Another feature of the present invention is that a control system for regeneration braking of an electric vehicle has means for applying a braking force to a motor while the regeneration energy from the motor is being accumulated in a battery, which control system comprises receiving capability detecting means for detecting the energy receiving capability of the battery, mode switching control means for switching the mode to the consumption mode when the accumulated energy in the battery is consumed without causing acceleration of the vehicle or to the regeneration mode when the regeneration energy is accumulated in the battery depending on information concerning the energy receiving capability obtained from the receiving capability detecting means.

According to the present invention, by detecting the charged state of the battery, a switching mode is selected based on the charged state of the battery to enable either the regeneration mode where the regeneration energy produced by the motor is received by the battery or the consumption mode where the accumulated energy in the battery is consumed by the motor and the inverter without causing acceleration of the electric vehicle. Thereby, the regeneration braking force can be always maintained independent of the state of the battery.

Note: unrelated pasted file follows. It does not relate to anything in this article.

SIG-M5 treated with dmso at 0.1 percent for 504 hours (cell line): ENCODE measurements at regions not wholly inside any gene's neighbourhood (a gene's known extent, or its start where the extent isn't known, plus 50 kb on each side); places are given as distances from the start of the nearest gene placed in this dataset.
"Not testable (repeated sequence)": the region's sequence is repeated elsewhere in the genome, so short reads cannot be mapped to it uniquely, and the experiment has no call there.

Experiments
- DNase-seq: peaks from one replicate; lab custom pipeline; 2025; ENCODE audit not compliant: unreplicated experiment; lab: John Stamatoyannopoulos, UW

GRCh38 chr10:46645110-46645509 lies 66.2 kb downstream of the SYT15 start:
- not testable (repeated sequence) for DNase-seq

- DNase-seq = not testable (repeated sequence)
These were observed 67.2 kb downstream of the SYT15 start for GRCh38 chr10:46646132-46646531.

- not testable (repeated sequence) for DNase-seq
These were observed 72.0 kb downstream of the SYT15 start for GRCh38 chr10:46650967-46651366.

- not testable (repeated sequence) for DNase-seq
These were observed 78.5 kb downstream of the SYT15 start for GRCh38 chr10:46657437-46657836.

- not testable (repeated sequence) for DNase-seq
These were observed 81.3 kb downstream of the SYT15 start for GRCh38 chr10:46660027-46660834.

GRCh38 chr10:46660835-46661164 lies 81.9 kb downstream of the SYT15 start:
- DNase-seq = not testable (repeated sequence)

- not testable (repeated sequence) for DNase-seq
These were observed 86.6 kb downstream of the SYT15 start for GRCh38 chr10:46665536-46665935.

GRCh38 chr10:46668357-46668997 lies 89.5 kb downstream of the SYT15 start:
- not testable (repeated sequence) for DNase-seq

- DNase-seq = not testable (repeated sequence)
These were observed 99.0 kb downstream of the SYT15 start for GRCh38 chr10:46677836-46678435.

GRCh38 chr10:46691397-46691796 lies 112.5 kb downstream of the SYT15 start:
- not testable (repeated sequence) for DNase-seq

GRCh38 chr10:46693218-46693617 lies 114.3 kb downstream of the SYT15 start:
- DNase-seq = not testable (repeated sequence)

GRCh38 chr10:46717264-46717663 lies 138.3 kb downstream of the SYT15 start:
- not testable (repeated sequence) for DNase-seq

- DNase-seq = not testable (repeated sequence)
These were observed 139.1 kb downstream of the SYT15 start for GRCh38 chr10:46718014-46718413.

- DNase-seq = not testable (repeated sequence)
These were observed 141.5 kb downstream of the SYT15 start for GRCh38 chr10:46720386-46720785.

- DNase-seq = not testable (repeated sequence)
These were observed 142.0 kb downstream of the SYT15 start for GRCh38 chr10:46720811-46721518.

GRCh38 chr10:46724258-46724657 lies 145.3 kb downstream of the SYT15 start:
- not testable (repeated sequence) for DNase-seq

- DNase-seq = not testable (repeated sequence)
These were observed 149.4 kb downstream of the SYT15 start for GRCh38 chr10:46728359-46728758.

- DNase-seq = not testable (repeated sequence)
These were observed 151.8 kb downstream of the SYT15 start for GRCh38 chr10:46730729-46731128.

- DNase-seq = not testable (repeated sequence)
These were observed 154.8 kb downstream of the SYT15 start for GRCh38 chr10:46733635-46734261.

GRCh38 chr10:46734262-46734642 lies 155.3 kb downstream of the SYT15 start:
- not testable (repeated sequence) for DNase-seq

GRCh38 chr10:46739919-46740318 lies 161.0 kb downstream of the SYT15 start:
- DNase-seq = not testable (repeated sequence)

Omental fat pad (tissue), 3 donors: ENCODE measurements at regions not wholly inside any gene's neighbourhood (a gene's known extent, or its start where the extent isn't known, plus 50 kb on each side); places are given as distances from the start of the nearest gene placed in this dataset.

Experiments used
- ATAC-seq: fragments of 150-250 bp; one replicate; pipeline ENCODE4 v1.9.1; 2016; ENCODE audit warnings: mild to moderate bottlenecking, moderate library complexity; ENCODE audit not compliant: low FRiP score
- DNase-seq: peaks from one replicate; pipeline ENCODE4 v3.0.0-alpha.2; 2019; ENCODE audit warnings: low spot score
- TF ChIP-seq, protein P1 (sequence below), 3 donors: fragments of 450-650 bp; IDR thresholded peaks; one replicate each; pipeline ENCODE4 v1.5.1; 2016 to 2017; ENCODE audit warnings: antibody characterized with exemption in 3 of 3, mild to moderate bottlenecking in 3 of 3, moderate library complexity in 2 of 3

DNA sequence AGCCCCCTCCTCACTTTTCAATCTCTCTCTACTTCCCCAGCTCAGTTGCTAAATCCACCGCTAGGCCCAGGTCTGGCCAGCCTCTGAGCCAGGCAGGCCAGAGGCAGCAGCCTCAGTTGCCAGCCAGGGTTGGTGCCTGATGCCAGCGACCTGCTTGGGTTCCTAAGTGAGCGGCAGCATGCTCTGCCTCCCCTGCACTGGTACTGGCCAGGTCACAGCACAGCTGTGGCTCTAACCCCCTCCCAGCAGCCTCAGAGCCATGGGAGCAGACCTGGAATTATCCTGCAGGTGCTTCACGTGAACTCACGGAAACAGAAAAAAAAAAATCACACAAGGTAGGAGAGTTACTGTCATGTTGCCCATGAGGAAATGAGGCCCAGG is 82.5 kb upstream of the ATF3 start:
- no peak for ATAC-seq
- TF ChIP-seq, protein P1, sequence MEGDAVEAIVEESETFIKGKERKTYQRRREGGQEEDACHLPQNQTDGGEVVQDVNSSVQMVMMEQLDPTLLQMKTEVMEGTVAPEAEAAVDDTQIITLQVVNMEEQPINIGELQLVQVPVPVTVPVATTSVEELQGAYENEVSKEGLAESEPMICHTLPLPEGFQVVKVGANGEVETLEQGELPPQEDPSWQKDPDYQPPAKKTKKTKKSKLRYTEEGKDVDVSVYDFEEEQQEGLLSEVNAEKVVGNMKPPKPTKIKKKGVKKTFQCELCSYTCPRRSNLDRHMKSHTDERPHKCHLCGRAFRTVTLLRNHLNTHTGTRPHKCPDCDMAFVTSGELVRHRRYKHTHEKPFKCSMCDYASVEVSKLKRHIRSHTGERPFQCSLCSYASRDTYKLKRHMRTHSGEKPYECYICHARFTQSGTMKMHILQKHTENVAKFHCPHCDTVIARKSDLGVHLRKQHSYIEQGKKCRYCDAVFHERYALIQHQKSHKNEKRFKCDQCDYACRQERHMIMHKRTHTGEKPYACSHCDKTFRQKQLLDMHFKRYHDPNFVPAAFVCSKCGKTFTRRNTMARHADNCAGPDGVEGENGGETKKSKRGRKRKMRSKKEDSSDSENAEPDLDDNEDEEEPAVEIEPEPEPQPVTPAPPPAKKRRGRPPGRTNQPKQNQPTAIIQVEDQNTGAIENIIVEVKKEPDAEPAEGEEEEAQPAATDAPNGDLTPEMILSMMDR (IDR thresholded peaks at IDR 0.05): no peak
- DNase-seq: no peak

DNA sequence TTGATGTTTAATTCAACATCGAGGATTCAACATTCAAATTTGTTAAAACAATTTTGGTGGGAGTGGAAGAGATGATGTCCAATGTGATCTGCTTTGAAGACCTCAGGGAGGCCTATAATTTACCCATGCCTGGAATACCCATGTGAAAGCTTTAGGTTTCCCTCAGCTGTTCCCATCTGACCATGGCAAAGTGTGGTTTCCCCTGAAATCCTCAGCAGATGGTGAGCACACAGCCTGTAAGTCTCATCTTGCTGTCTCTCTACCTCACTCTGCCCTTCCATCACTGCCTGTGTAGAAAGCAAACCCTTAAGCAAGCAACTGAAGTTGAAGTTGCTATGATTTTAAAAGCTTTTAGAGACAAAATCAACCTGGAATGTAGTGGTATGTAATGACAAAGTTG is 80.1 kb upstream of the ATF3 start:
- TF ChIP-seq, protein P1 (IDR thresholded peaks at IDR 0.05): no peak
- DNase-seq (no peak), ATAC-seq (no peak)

More specifically, by detecting the voltage of the battery or the charging current of the battery during braking, it can be determined whether the battery is in an over-charged state or not, that is, whether the battery is in a state capable of receiving energy or not. Further , when the temperature of the battery exceeds an allowable limit, it can be determined that the battery is in a state incapable of receiving energy even when the judgement based on the voltage or current indicates that the battery is in a state capable of receiving energy.

If it is determined that the battery is incapable of receiving energy, the accumulated energy of the battery is consumed by switching the mode to the consumption mode using a mode selector. That is, the accumulated energy of the battery is consumed by supplying current to the motor and the inverter in such a manner that acceleration of the electric vehicle is not caused. If the energy is consumed sufficiently to avoid the over-charged state, the energy receiving capability of the battery is recovered, since the over-charged state is eliminated. When the energy receiving capability is recovered, the regeneration energy is received by the battery by switching the mode to the regeneration mode. As described above, the regeneration braking force is maintained by performing switching between the regeneration mode and the consumption mode.